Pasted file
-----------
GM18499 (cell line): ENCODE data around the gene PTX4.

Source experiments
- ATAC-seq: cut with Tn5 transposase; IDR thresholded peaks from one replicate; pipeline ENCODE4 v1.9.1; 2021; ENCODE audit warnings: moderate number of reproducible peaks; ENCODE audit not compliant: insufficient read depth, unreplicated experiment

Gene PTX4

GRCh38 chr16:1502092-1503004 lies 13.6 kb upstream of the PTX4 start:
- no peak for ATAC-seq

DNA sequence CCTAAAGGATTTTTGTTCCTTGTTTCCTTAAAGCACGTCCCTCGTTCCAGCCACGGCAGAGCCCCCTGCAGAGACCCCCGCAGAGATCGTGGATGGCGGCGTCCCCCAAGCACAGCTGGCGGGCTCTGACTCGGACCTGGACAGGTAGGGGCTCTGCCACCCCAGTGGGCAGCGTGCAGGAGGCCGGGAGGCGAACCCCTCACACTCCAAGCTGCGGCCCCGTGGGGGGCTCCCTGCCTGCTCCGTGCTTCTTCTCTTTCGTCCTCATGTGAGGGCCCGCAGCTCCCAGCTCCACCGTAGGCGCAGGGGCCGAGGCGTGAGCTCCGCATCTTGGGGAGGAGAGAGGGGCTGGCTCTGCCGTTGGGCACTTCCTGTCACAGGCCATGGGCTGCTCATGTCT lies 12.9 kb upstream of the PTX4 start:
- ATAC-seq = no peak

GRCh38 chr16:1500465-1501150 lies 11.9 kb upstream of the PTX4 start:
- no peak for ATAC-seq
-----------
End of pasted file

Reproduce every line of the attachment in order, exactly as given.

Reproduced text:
GM18499 (cell line): ENCODE data around the gene PTX4.

Source experiments
- ATAC-seq: cut with Tn5 transposase; IDR thresholded peaks from one replicate; pipeline ENCODE4 v1.9.1; 2021; ENCODE audit warnings: moderate number of reproducible peaks; ENCODE audit not compliant: insufficient read depth, unreplicated experiment

Gene PTX4

GRCh38 chr16:1502092-1503004 lies 13.6 kb upstream of the PTX4 start:
- no peak for ATAC-seq

DNA sequence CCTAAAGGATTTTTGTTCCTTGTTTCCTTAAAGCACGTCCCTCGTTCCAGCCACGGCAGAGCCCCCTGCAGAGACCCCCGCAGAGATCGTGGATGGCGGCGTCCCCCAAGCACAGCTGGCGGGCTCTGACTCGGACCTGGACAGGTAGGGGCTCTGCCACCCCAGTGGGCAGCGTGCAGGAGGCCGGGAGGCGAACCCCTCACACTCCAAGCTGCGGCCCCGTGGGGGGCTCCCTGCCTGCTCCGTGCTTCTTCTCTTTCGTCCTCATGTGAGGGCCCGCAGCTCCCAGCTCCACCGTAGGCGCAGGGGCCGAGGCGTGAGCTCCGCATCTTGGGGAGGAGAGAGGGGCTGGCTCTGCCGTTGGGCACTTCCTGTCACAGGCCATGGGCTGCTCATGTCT lies 12.9 kb upstream of the PTX4 start:
- ATAC-seq = no peak

GRCh38 chr16:1500465-1501150 lies 11.9 kb upstream of the PTX4 start:
- no peak for ATAC-seq